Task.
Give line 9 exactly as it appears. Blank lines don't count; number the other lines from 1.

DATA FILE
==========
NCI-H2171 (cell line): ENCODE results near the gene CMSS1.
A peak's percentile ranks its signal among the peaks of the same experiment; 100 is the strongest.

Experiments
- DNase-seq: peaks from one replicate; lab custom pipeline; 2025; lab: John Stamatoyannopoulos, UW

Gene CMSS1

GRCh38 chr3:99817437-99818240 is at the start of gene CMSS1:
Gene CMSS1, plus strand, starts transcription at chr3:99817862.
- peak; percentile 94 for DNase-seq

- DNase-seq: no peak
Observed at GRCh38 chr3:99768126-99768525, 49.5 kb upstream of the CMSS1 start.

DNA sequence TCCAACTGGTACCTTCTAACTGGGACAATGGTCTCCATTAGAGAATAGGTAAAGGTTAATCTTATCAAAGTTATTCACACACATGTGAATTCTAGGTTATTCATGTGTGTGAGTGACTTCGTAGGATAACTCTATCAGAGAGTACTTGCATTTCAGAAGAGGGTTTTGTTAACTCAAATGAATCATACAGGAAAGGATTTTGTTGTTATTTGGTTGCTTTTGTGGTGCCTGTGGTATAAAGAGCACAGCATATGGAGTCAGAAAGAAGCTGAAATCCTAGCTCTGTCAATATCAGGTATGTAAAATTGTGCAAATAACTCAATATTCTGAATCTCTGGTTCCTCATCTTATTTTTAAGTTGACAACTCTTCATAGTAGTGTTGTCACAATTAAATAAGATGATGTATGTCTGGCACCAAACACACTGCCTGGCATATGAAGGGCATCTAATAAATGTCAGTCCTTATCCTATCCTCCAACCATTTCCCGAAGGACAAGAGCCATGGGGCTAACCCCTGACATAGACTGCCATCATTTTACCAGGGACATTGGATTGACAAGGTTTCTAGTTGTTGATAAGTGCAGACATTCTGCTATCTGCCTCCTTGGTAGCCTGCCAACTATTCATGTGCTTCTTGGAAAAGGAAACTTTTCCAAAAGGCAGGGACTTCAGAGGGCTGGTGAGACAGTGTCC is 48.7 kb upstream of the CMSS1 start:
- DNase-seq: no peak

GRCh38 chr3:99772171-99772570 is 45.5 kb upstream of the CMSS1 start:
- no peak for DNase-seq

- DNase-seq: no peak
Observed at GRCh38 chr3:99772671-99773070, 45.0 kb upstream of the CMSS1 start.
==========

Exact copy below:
- DNase-seq: no peak